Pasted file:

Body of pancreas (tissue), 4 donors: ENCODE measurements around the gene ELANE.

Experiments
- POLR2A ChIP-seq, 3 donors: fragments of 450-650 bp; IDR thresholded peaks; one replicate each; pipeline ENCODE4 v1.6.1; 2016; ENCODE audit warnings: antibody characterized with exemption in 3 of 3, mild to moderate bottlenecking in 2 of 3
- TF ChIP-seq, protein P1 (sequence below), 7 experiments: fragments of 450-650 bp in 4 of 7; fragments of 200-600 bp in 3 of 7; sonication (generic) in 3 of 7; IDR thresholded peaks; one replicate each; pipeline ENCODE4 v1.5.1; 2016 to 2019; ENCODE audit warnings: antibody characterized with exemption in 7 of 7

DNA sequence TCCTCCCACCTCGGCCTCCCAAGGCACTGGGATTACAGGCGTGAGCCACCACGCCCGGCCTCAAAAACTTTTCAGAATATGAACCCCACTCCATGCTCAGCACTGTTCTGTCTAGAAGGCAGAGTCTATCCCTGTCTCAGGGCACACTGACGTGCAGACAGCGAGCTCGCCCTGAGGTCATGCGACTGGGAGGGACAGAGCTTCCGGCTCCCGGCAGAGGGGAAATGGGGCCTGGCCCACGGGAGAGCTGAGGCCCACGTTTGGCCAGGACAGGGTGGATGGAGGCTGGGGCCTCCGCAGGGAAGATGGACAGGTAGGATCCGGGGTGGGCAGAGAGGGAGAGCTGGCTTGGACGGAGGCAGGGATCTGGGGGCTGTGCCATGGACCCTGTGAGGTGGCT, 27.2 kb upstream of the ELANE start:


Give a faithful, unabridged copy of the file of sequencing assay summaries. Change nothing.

Body of pancreas (tissue), 4 donors: ENCODE measurements around the gene ELANE.

Experiments
- POLR2A ChIP-seq, 3 donors: fragments of 450-650 bp; IDR thresholded peaks; one replicate each; pipeline ENCODE4 v1.6.1; 2016; ENCODE audit warnings: antibody characterized with exemption in 3 of 3, mild to moderate bottlenecking in 2 of 3
- TF ChIP-seq, protein P1 (sequence below), 7 experiments: fragments of 450-650 bp in 4 of 7; fragments of 200-600 bp in 3 of 7; sonication (generic) in 3 of 7; IDR thresholded peaks; one replicate each; pipeline ENCODE4 v1.5.1; 2016 to 2019; ENCODE audit warnings: antibody characterized with exemption in 7 of 7

DNA sequence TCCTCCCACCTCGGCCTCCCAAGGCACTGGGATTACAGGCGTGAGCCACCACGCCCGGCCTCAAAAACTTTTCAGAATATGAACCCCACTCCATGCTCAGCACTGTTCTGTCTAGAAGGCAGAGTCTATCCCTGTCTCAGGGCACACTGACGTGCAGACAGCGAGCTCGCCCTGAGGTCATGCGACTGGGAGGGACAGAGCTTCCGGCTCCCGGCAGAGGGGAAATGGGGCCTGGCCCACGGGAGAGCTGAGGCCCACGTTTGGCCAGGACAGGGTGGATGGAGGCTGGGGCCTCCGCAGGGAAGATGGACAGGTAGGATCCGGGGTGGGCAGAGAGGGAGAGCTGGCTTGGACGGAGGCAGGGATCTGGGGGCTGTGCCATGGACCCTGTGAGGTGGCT, 27.2 kb upstream of the ELANE start: